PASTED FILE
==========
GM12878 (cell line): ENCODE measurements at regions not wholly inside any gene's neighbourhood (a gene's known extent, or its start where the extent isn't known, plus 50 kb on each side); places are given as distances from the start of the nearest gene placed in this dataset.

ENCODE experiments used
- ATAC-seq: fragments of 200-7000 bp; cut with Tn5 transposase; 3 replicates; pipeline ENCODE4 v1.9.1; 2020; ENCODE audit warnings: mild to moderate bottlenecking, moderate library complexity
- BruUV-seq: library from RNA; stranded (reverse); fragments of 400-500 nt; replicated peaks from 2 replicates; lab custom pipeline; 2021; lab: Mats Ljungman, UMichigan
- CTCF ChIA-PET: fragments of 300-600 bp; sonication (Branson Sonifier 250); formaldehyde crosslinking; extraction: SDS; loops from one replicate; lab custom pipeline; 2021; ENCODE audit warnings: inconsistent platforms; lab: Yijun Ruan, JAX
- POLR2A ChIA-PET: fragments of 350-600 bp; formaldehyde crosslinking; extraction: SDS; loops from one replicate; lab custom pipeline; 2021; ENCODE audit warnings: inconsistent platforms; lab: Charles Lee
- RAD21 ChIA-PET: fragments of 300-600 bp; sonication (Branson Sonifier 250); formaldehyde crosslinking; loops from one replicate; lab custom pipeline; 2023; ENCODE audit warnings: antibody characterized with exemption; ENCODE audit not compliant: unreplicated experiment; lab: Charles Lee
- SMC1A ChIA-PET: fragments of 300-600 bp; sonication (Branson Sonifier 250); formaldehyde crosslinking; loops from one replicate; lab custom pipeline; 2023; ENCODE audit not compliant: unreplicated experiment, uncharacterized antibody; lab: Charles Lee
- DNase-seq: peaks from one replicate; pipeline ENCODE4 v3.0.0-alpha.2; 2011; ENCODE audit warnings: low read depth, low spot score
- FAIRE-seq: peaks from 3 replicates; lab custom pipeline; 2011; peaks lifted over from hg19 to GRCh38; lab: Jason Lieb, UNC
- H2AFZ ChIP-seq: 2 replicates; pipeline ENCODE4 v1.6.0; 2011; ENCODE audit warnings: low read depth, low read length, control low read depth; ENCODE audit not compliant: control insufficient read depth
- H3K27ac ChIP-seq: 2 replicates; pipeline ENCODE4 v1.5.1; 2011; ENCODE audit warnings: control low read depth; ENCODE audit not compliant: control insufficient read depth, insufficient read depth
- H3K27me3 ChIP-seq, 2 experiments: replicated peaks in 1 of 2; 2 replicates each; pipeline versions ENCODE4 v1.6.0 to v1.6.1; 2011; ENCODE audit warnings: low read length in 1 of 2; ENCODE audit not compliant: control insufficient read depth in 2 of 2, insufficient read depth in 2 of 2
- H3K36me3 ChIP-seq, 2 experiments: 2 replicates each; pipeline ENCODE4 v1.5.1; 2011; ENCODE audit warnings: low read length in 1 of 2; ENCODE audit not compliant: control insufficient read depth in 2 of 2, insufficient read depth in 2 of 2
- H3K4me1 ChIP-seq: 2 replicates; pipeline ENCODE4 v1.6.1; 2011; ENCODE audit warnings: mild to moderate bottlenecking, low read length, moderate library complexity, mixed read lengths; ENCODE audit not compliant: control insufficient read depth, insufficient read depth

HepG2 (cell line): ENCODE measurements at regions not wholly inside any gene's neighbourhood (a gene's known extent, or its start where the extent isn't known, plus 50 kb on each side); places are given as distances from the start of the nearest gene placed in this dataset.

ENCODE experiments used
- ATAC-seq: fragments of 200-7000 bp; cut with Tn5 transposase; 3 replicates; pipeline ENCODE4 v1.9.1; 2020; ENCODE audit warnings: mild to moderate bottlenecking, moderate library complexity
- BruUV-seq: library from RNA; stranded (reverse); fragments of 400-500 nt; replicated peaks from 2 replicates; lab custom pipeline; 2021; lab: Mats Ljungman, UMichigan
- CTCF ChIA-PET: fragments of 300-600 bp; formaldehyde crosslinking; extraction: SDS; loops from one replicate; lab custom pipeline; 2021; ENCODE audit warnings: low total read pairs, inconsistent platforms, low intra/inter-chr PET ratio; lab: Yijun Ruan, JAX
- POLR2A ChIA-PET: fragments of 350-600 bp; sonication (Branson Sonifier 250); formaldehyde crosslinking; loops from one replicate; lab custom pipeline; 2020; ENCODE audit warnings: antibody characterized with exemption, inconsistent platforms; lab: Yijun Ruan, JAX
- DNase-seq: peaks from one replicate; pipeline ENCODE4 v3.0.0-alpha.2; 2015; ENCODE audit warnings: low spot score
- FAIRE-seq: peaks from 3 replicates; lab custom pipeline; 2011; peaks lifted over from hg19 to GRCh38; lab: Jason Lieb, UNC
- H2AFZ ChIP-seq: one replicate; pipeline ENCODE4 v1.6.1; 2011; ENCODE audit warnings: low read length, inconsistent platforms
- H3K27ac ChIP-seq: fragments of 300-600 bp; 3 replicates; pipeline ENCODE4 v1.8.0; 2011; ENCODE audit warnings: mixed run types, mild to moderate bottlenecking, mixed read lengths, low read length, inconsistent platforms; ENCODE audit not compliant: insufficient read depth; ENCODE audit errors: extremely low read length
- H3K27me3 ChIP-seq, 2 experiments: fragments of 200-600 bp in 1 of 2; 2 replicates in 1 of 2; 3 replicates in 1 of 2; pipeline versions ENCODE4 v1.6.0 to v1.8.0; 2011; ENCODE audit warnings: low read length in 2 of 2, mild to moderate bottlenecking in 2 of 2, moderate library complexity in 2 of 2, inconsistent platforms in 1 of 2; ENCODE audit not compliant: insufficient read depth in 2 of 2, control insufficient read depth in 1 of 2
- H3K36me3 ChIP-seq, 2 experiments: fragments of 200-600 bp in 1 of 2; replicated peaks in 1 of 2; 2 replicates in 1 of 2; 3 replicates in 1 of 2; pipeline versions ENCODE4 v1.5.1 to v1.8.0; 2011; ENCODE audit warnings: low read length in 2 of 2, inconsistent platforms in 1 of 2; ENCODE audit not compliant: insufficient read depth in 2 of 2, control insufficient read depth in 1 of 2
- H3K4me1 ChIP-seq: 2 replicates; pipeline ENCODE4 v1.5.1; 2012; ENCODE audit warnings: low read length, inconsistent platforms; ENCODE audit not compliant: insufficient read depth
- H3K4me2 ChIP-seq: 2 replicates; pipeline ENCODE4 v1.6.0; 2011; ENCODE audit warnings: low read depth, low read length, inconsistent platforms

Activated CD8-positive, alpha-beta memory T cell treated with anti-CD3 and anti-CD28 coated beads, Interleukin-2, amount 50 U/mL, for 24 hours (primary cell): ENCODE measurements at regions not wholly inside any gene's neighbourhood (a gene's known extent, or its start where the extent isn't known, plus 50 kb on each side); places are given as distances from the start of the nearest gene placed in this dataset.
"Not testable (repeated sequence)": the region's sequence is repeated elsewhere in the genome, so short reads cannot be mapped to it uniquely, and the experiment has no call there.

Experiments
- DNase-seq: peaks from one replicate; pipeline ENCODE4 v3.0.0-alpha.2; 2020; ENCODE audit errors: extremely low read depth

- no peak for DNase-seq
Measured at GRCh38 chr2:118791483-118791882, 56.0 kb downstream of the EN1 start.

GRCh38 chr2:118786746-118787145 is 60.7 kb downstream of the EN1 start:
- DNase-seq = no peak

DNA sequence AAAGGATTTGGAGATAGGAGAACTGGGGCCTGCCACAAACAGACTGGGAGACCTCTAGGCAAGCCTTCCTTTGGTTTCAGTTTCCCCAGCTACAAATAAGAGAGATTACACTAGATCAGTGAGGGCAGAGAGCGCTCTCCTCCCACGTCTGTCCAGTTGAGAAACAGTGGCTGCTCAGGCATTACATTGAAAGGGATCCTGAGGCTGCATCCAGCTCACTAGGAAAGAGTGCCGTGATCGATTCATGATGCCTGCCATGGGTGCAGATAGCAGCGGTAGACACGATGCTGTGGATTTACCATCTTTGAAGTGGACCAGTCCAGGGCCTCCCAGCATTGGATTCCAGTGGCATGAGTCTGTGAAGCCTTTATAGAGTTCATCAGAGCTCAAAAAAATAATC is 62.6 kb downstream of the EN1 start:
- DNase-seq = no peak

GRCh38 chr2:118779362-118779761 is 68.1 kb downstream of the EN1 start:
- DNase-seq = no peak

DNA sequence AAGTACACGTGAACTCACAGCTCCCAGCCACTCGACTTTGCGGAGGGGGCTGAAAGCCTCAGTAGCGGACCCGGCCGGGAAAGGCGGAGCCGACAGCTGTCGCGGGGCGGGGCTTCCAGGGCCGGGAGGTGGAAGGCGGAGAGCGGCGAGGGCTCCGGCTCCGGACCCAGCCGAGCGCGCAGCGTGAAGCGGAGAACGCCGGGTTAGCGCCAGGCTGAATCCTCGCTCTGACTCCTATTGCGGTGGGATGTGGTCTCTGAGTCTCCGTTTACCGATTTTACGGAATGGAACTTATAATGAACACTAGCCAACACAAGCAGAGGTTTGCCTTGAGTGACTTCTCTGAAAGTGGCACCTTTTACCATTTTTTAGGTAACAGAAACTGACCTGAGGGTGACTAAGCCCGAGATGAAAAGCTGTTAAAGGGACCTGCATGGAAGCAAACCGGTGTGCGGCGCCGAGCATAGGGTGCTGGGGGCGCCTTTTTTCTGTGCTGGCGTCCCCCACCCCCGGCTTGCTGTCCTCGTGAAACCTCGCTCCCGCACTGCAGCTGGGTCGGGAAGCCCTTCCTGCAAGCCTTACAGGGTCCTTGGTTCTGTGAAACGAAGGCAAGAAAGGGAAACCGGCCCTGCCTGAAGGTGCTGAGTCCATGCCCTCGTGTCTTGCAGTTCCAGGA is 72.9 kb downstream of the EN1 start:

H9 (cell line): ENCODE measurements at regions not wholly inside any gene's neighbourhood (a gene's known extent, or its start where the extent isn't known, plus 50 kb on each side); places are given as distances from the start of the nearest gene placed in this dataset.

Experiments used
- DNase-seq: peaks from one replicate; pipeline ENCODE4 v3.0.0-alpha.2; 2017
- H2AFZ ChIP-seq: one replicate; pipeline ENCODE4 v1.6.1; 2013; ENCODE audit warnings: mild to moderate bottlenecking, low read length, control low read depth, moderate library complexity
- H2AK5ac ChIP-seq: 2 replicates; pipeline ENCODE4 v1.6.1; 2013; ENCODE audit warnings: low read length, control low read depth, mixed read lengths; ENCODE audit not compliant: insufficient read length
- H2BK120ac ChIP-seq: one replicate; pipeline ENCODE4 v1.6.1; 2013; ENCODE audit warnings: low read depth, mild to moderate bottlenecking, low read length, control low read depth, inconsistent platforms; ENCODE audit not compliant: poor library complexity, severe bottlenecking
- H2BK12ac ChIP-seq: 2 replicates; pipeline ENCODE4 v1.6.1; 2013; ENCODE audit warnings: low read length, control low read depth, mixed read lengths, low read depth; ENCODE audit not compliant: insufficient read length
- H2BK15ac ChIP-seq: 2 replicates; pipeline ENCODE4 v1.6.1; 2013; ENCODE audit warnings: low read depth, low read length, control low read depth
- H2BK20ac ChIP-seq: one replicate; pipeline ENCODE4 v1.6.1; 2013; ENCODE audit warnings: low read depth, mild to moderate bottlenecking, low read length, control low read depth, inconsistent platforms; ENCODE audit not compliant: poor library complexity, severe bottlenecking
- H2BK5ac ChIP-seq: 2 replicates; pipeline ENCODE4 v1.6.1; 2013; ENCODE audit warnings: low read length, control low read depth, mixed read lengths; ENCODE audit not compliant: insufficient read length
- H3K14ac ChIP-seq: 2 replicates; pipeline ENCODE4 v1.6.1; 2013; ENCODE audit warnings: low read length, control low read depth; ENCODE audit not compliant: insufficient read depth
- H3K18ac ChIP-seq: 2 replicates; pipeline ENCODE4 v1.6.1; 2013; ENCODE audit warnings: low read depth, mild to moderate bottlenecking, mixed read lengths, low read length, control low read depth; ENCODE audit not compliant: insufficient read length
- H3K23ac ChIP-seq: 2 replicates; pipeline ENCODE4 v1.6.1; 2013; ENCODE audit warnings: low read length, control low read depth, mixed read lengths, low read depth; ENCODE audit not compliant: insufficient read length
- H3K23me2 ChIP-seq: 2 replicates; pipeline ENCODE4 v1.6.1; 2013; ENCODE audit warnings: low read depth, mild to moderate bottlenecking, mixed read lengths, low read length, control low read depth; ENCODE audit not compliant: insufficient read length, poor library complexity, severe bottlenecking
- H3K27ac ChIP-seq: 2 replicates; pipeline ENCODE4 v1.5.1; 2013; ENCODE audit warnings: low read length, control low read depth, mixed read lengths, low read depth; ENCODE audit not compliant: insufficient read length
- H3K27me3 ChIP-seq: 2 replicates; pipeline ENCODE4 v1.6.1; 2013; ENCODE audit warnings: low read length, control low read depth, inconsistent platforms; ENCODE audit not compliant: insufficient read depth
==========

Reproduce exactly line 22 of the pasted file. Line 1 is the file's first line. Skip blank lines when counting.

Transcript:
- DNase-seq: peaks from one replicate; pipeline ENCODE4 v3.0.0-alpha.2; 2015; ENCODE audit warnings: low spot score